Annemarie Bridy Wins University Mid-Career Award
University of Idaho College of Law Professor Annemarie Bridy didn’t take a typical path to law school or academia.
“I wanted to be an English professor, so I got a Ph.D.,” Bridy said.
She earned her doctorate in English literature from the University of California Irvine in 1998, where she taught undergraduate courses in expository writing and the English novel. Looking for a career change, Bridy decided to move back home to the Philadelphia area, where she took a job writing questions for the LSAT.
“I knew I didn’t want to do that for the rest of my life,” she said. That’s when she decided to go to law school and began taking night classes at the Temple University James E. Beasley School of Law. “The life experience you find in an evening classroom at a law school is so diverse; it makes law school such an interesting experience.”
Bridy graduated magna cum laude from law school in 2004. After judicial clerkships in the United States District Court for the Eastern District of Pennsylvania and the United States Court of Appeals for the Third Circuit, she took a job as an associate in the litigation group at the law firm of Montgomery, McCracken, Walker & Rhoads in Philadelphia.
After about a year and a half in practice, Bridy knew she wanted to go back to teaching, so she decided to apply for legal academic positions.
“I didn’t realize how crazy the job market was for legal academia,” she said. “I figured: If I get a job, I get a job; if not, I already have a good job. There was really nothing to lose.”
Once a year, law school representatives go to the Association of American Law Schools’ Faculty Recruiting Conference in Washington, D.C., where they interview candidates for two days — sort of like speed dating for legal academia. After the interviews, law schools decide who they will call back for interviews on campus.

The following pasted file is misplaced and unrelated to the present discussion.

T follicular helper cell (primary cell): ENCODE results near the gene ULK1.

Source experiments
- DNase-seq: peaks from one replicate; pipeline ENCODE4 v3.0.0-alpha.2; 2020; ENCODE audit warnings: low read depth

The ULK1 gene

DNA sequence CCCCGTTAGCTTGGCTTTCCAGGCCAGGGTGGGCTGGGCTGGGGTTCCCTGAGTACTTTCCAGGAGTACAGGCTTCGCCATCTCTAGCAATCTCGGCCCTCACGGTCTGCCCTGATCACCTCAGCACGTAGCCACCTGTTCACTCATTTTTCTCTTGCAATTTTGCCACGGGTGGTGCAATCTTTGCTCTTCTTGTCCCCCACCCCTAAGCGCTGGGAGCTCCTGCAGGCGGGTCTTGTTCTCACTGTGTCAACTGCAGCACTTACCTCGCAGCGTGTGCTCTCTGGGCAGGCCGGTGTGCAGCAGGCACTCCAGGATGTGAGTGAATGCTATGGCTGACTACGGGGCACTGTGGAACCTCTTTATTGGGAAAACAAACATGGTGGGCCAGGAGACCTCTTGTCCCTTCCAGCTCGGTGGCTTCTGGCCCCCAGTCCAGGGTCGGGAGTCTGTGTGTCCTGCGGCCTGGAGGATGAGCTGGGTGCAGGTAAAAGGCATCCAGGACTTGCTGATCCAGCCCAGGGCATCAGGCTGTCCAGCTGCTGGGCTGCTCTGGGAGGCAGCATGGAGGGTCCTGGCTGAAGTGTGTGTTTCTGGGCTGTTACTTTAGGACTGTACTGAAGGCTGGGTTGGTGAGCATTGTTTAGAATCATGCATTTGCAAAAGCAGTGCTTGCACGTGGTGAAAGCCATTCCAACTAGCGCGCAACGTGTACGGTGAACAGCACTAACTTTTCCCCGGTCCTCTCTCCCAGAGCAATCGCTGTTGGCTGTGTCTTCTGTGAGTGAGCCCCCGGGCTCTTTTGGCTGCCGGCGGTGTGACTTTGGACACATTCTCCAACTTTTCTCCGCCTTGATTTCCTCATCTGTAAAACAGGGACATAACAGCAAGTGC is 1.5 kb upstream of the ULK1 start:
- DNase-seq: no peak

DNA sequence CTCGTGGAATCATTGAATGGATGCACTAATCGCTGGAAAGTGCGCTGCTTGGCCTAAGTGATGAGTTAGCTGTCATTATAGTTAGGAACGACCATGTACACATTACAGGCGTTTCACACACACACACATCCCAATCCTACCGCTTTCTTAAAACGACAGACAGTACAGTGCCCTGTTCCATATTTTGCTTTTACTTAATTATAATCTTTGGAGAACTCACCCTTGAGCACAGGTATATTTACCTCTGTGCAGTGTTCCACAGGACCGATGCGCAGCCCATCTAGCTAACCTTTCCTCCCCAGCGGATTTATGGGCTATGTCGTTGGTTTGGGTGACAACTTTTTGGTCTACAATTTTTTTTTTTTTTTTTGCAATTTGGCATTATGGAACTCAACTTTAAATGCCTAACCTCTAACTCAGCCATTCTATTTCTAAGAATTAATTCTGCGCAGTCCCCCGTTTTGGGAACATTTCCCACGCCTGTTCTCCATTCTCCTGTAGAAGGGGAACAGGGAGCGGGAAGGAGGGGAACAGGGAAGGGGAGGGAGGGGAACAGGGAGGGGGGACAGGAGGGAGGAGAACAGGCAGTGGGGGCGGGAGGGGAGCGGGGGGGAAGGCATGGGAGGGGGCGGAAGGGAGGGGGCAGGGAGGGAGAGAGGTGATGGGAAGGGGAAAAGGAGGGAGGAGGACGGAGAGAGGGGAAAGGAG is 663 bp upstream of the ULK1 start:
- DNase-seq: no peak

Bridy was invited to the recruiting conference for an interview with the University of Idaho and a few other schools. Almost immediately, she got a call back from Idaho.
“When Liz Brandt called me to invite me to campus for the call back, she said, ‘What do you know about Moscow, Idaho?’ I said, ‘It’s very beautiful and very remote.’ As a person who had always lived on the coasts, that was pretty much all I knew,” Bridy said.
At the same time, it seemed like a place full of possibility.
Bridy joined the faculty at UI in 2007, and became a full professor in 2014. This spring, she was awarded the UI Awards for Excellence Mid-Career Faculty Award.
Bridy is based at the Boise location of the College of Law, located in the Idaho Law and Justice Learning Center. She has been working over the last few years on enhancing the College’s Intellectual Property Law Program through strategic partnerships with the United States Patent and Trademark Office (USPTO). She spearheaded an effort in 2015 to have the College’s Small Business Legal Clinic recognized as a USPTO Certified Trademark Clinic. This year, she has been working with Associate Dean for Boise Programs Lee Dillion to bring the USPTO’s Patent Pro Bono Program to the State of Idaho. The program should be fully up and running within a matter of months.
“This is a program that the College will run in cooperation with the USPTO and the Idaho State Bar Intellectual Property Law Section. We’ll match qualified small inventors with intellectual property attorneys who will help them, free of charge, to apply for patents,” she said.
Through the Pro Bono Program and the Small Business Legal Clinic, the College of Law can support entrepreneurship in Idaho and contribute to economic development in the state, Bridy said.
Bridy also has been awarded the UI Alumni Award for Excellence in teaching and mentoring five times, as well as the College of Law’s William F. and Joan L. Boyd Award for Teaching Excellence.
Article by Gemma Gaudette, University of Idaho